One game at a time. An all too familiar, yet appropriate cliche at this time of year, for most players and coaches alike.
I’m breaking the rules and talking about Buffalo’s next three games, with an emphasis on who and what you may be seeing in the form of their opposition.
The only drawback to this time of year, when your team is locked in a struggle for its playoff lives each and every night, is that you really don’t have a chance, or take the chance, to appreciate the players on the other side. You’re too busy focusing on every single play being made by each player wearing the blue and gold.
Well, far be it from me to change the way you watch the game right now, but do yourself a favor and pay close attention Wednesday night to Colorado’s number 92, super rookie Gabriel Landeskog. I know what you’re thinking: wrong use of the words “super rookie” when the guy is likely to score fewer than 60 points.
Super rookie should be reserved for the likes of Teemu Selanne, who scored 76 goals as a freshman in 1992-93. Or even Gilbert Perreault, who, with the weight of a new franchise upon him, tallied 38 goals for the Sabres and nearly a point per game en route to the Calder Trophy back in 1970-71.
But I digress.
Today’s players, upon entry into the NHL, are asked to do so much more than just produce points. And in my opinion, aided in part by injuries to 2011 first overall pick Ryan Nugent-Hopkins in Edmonton, Landeskog (who went second overall behind RNH) has delivered more of everything than any other rookie season.
Allow me to rewind for a moment.
I first met Landeskog midway through last season when the NHL’s Central Scouting department released its midterm rankings, and the Kitchener Rangers’ captain was slotted number one among North American skaters. He dropped by the NHL Network studio in Toronto for a sit down interview, and at age 18, could not have been more relaxed. Almost unlike any other prospect I’d met over the nearly 20 years I’ve been in this business. A huge handshake, unbelievable command of the English language (considering he’d grown up in Sweden) and simply put - a kid who looked like he was ready to be a star.
But, in what way?
Would he be a significant point producer for the Avalanche right away, or was he more likely to be a reliable two way player, who may never have quite the offensive upside as say...the first overall pick?
Here we are, with less than a month to go in the regular season, and Landeskog among rookies is: first in goals (19), second in points (44), first in plus/minus (+20), first by a landslide in shots on goal (235, 13th among all NHL’ers), second in game-winning goals (4), and first in time on ice per game among rookie forwards (18:27).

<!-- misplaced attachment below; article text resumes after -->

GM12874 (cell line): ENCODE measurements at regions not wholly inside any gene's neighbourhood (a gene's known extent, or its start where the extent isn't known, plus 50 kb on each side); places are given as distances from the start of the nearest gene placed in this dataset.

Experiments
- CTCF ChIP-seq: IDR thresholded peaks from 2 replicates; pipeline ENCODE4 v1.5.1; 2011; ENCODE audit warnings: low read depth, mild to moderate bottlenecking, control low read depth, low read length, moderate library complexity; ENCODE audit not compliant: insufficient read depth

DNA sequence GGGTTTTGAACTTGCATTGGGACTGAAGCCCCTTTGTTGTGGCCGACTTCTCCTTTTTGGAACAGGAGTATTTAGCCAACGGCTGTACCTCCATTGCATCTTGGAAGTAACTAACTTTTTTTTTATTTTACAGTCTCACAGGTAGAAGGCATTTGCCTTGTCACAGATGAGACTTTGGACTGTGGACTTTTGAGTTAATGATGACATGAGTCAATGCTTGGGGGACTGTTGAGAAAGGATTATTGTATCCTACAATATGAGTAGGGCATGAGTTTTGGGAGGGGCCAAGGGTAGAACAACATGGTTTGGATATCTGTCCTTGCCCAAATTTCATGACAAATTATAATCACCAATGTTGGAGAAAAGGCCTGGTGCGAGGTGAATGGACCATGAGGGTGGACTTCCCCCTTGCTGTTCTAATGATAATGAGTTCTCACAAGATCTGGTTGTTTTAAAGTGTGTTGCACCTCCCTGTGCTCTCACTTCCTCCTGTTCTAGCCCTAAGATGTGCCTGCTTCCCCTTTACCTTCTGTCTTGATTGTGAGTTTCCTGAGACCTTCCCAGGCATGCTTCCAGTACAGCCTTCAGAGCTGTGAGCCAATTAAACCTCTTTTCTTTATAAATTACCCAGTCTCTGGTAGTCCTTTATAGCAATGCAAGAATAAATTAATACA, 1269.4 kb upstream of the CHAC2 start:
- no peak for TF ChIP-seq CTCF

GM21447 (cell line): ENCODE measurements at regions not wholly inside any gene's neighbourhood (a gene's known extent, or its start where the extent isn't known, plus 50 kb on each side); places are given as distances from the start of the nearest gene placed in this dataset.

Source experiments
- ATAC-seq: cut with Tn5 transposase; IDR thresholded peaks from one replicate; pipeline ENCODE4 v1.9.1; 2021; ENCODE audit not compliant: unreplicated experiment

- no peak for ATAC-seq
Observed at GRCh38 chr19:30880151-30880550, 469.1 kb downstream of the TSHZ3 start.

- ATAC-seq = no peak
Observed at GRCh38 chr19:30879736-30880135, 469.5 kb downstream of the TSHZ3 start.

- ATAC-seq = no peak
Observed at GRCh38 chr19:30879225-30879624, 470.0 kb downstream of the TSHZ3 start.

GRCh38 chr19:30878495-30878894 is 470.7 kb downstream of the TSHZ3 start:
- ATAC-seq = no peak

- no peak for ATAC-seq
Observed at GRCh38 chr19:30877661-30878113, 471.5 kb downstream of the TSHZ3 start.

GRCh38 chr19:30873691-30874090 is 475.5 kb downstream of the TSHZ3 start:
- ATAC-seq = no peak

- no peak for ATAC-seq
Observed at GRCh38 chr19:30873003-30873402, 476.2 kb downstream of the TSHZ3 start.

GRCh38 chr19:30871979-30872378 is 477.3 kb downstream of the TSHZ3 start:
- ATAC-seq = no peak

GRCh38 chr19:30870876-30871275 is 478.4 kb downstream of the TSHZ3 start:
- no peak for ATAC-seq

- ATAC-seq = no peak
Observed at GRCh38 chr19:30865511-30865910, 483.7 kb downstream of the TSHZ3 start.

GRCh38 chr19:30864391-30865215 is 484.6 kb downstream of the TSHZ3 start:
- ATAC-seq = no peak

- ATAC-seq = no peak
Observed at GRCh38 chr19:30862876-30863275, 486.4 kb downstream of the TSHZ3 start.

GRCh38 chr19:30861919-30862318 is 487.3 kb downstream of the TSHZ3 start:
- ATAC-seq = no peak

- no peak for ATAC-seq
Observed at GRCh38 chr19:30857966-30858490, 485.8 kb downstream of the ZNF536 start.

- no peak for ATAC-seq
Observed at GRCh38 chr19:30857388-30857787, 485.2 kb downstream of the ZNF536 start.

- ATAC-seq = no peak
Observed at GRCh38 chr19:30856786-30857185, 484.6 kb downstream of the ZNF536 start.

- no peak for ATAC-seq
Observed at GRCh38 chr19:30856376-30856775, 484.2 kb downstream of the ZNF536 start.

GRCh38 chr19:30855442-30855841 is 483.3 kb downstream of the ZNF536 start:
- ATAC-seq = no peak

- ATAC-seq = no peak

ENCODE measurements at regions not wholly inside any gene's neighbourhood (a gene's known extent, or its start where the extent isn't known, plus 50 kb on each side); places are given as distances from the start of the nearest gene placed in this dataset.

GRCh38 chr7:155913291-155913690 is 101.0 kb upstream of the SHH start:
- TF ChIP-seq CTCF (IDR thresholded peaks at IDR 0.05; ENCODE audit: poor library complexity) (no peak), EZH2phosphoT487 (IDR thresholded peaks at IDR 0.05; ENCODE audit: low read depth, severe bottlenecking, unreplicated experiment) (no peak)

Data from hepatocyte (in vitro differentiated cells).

He’s coming into Buffalo off a game winning goal in overtime versus Anaheim, on a day in which he was too ill to take part in the morning skate. Here’s what he told NHL.com after the win.
“It was one of those games where I didn’t know if I was going to be able to contribute out there,” he said. “I kind of hung in there. I thought I was holding our line down a little bit. I was struggling most of the game, but those are the kind of games where you have to take it one shift at a time, take short shifts and kind of let my teammates do the job. To get an opportunity in OT, I just wanted to get it on net for it to go in.”
I love the part where he says “I thought I was holding our line down a little bit.” He holds himself accountable no matter what the situation is and others can’t help but follow. It’s why he was a captain in the OHL and will undoubtedly wear a letter for the bulk of his NHL career. There are dozens of other subtle things he does well. Keep an eye out for them. He really is a player you build a franchise around.
Saturday night marks the start of the Sabres final Florida trip of the season, with the Panthers still hanging on to the Southeast division lead. If Ken Hitchcock hadn’t done such a ridiculously good job of bringing it all together in St. Louis, we’d be hearing a lot more about Panthers bench boss Kevin Dineen and his chances of winning the Jack Adams Award as Coach of the Year.
But the player worth watching is someone who has burned the Sabres already this year (with 2-1-3 in 3 games played), defenseman Jason Garrison. A late bloomer to be sure, this 27-year-old trails only Erik Karlsson (18) in goals by defensemen, and is tied with Shea Weber and Nik Kronwall (each with 14).
Garrison plied his trade in Rochester over parts of two seasons, and is now on the cusp of his first big payday. Barring a contract extension from the Panthers, Garrison has the chance to take some really nice offensive numbers -- and a cannon of a shot -- to unrestricted free agency on July 1, likely quadrupling his current salary of $675,000.
On Monday, the Sabres and Lightning will close out their four-game season series, with Buffalo still seeking its first win.
The Bolts are in tough in goal after Mathieu Garon went down with a groin injury recently, leaving a struggling Dwayne Roloson and rookie Dustin Tokarski to man the pipes at this critical juncture.
Yet beyond the crease, and of course the high end skill of Steven Stamkos and Marty St. Louis, lies another of the NHL’s great bargains in forward Teddy Purcell.
With another year to go on his deal that pays $2.3 million annually, Purcell has already eclipsed last year’s 51 points. He’s continued to show that 17 points in 18 playoff games last spring was no fluke. And his just completed run of 22 points in 11 games was one of the five longest point streaks in the league this season. At age 26, and now a 20-goal scorer in the NHL for the first time, Purcell should be a key piece of the Lightning for years to come.
These are some of the players to watch, even if only for a moment, as we enter the final dozen games of the 2011-12 regular season.